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My Interview With a Rohingya Refugee: What Do You Say to a Woman Whose Baby Was Thrown Into a Fire?

Rajuma this month at the refugee camp in Bangladesh, to which she escaped in late August.CreditSergey Ponomarev for The New York Times

As I walked out of the refugee camp, my phone rang. The instant I said hello, my wife could hear it in my voice.

“What’s wrong?” she asked.

“I just finished the worst interview of my life,” I said.

I was standing near the border of Myanmar and Bangladesh, where half a million Rohingya people, probably one of the most unwanted ethnic groups on the planet, fled after government massacres in Myanmar. I had just said goodbye to a young woman named Rajuma and watched her — a frail figure in a red veil — disappear into a crowd with one of the most horrible stories I had ever heard.

I’ve covered genocide in Sudan and children being blown apart in Iraq. I’ve been dispatched to earthquakes, hurricanes, civil wars, international wars, insurgencies and famines. As foreign correspondents, this is what we do, rush into the world’s biggest disasters. In 20 years of doing this, I’ve become a specialist in despair.

But Rajuma’s story stopped me.

She told me (and everything she said was consistent with dozens of other witness accounts) that Myanmar government soldiers stormed into her village in August and burned down each house. They separated the men from the women and summarily executed the men. Then they raped the women.

But before raping her, Rajuma said, the soldiers snatched her baby boy from her arms and threw him into a fire. The baby was screaming for her as he burned to death.

We were sitting together in a hut with a translator, the three of us hunched over on little plastic stools. As Rajuma started sobbing, my forehead creased and I got angry at myself.

“Why am I putting her through this? Is anybody going to want to read something so awful? I don’t even want to write this story.”

I think I’m becoming the opposite of numb. Each tragedy I’ve covered, each loss I’ve absorbed, has rubbed away a little more of the insulation we all create, or were born with, that keeps the ills of the world safely away. After years of this work, I don’t have much insulation left. Now when I go off on assignment, I’m all nerves.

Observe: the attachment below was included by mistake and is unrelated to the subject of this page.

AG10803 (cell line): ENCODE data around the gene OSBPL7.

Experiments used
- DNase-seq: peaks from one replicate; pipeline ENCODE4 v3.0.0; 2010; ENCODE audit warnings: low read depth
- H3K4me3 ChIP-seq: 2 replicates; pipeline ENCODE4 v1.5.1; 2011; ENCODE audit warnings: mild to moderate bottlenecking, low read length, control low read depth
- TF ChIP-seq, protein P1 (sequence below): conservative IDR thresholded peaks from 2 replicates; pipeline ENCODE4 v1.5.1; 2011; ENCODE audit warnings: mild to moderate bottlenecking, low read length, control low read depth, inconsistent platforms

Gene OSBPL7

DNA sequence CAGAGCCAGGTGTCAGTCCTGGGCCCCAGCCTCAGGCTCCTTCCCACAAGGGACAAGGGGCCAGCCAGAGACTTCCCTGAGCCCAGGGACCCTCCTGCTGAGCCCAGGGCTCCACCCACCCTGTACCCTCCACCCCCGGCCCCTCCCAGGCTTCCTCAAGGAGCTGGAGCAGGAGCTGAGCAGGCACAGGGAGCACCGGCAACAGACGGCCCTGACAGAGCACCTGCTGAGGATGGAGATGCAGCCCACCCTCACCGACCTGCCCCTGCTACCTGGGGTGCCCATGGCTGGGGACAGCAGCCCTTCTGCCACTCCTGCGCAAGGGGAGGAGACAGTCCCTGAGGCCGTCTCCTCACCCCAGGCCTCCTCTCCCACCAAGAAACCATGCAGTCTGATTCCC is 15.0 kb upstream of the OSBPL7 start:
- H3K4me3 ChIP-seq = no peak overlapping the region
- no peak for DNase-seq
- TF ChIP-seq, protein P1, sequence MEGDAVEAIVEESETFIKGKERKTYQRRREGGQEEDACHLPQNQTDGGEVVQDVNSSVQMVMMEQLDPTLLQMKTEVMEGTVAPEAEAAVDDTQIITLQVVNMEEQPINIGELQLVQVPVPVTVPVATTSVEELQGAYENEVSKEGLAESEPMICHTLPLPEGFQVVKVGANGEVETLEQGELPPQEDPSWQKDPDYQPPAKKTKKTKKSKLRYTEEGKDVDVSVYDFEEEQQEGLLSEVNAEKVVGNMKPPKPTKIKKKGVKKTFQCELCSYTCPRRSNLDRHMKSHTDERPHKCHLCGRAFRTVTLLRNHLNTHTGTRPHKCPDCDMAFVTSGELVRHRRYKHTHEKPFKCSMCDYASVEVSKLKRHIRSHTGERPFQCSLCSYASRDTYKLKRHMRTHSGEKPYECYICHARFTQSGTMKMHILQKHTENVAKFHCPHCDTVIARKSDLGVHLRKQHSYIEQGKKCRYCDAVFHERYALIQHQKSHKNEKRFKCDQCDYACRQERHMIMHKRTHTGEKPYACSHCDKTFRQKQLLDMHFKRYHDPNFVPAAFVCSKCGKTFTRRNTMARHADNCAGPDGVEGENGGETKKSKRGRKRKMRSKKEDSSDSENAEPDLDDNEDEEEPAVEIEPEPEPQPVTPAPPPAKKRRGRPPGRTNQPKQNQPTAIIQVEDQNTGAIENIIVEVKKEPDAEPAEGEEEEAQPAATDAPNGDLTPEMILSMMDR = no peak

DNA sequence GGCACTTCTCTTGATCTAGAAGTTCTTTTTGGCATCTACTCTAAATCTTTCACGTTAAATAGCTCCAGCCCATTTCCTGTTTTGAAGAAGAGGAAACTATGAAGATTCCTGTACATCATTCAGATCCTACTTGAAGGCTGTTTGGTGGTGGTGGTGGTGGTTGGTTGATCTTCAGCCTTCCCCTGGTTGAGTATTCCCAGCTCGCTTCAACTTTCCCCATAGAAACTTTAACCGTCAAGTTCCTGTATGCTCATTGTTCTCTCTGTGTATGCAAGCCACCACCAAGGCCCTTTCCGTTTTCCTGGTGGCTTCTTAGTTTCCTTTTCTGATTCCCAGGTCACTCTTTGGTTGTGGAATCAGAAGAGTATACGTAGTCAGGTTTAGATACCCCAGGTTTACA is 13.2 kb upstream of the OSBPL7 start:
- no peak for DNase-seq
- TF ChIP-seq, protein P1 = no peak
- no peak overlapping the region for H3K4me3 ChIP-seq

Even before I met Rajuma, I could barely keep it together. My first day in the refugee camps, watching Rohingya men try to remain dignified as they were herded into lines to wait for a pack of glucose biscuits, made my eyes sting.

I was shocked but soon learned that for decades the Rohingya have been walking around with bull’s-eyes on their foreheads. Scapegoated like the Jews in Nazi Germany, called insects like the Tutsis during Rwanda’s genocide, they are Muslim people in a Buddhist land, dehumanized by their own government and made easy prey.

So I started thinking: If we don’t cover this, that’s even worse. That would be a further injustice, a further insult to the Rohingya’s humanity. It would be like telling Rajuma that the world couldn’t be bothered about what she suffered.

It was very difficult to bring that interview to an end. As we parted ways, what was I supposed to say? In our culture we might say she should “see somebody.” But there were no psychotherapists around and I knew she was headed back to a plastic tarp held up by bamboo poles with nothing to do but think about those moments that I had asked her to conjure up.

I wanted to give her every dollar in my wallet. Or hug her. Or punch someone in the face. This is the worst part of being a journalist: feeling helpless. Not only is there nothing you can do about the horrors in front of you, but in most cases there’s only so much you should do. We are recorders, witnesses, not aid workers. Of course, if Rajuma were bleeding in front of me and needed my help, I wouldn’t hesitate to give it. But that wasn’t the situation here; her baby was dead and she would be traumatized forever.

I stood up and lamely shook her hand and said the only thing that felt close to right:

“Ami dukkhito.”

Of the few Bengali words I learned, those were the ones I used the most. I said them to dozens of Rohingya who lost everything.

Sometimes, it’s the only thing to say.

Ami dukkhito.

I’m sorry.


(c) 2017 The New York Times

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